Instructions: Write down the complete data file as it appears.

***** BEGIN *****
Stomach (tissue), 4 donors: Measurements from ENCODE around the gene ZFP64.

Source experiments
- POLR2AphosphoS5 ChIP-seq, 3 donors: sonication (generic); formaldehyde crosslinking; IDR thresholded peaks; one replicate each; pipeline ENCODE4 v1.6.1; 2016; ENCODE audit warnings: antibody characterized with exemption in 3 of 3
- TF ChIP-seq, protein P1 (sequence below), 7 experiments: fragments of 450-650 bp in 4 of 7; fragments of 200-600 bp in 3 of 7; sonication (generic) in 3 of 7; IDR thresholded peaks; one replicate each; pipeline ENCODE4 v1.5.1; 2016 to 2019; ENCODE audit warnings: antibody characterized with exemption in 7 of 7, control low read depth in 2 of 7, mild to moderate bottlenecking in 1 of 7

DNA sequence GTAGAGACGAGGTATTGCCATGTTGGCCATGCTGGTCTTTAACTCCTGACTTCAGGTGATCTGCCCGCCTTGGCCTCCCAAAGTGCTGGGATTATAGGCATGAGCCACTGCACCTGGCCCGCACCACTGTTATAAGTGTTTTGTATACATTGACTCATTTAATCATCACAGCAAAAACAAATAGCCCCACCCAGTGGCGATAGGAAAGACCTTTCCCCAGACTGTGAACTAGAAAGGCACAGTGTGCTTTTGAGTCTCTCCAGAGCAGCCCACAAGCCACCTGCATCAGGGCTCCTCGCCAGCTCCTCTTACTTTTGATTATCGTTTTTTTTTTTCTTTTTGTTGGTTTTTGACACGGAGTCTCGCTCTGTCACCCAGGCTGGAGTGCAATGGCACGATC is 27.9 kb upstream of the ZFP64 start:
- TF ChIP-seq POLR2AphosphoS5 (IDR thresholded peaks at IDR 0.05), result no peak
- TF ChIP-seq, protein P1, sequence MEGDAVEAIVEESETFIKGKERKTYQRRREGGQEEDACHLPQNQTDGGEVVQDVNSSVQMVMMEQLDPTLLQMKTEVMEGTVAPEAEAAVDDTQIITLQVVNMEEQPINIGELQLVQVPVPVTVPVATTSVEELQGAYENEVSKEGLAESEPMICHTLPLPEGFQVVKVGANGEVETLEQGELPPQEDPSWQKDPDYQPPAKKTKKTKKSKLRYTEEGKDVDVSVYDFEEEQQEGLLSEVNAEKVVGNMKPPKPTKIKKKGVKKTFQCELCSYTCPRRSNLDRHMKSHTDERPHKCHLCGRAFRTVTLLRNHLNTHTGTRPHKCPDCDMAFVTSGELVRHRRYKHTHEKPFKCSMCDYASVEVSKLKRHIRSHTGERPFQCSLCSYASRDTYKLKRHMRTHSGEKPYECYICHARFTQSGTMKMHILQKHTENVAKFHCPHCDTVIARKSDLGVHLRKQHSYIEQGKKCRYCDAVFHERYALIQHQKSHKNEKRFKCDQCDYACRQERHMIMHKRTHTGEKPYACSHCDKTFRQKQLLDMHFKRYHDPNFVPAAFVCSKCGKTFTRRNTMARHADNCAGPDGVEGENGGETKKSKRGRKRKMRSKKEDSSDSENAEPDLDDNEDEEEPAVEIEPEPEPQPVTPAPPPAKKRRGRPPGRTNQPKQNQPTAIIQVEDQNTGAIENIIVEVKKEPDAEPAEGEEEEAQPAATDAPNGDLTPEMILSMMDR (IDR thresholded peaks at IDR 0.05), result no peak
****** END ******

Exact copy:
Stomach (tissue), 4 donors: Measurements from ENCODE around the gene ZFP64.

Source experiments
- POLR2AphosphoS5 ChIP-seq, 3 donors: sonication (generic); formaldehyde crosslinking; IDR thresholded peaks; one replicate each; pipeline ENCODE4 v1.6.1; 2016; ENCODE audit warnings: antibody characterized with exemption in 3 of 3
- TF ChIP-seq, protein P1 (sequence below), 7 experiments: fragments of 450-650 bp in 4 of 7; fragments of 200-600 bp in 3 of 7; sonication (generic) in 3 of 7; IDR thresholded peaks; one replicate each; pipeline ENCODE4 v1.5.1; 2016 to 2019; ENCODE audit warnings: antibody characterized with exemption in 7 of 7, control low read depth in 2 of 7, mild to moderate bottlenecking in 1 of 7

DNA sequence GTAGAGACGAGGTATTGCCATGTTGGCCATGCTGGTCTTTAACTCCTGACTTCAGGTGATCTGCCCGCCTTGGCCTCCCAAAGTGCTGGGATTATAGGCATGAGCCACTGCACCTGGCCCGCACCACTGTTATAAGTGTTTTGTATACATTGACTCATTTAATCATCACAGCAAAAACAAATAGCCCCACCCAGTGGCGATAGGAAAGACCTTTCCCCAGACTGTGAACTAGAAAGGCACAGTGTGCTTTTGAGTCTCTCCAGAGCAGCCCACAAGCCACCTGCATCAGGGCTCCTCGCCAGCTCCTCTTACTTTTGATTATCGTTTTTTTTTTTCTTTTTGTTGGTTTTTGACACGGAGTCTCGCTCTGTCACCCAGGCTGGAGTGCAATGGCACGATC is 27.9 kb upstream of the ZFP64 start:
- TF ChIP-seq POLR2AphosphoS5 (IDR thresholded peaks at IDR 0.05), result no peak
- TF ChIP-seq, protein P1, sequence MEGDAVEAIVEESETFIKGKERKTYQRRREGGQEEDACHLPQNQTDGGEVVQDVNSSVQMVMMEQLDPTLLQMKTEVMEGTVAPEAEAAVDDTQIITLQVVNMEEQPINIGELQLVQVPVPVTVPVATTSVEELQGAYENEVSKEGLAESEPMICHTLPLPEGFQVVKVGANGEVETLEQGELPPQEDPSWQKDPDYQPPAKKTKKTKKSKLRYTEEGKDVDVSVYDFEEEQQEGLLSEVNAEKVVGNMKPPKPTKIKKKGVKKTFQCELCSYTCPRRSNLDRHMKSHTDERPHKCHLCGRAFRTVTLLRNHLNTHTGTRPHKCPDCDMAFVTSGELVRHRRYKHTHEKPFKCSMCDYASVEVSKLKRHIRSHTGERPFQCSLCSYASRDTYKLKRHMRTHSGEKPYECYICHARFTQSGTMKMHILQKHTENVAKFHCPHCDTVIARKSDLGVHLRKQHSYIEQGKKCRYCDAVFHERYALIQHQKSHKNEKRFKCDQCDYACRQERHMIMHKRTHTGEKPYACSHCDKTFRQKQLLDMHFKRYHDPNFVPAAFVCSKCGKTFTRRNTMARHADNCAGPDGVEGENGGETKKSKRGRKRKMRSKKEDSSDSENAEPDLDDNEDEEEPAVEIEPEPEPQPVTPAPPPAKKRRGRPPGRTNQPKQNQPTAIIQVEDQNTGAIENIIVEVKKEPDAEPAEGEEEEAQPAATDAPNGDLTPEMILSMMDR (IDR thresholded peaks at IDR 0.05), result no peak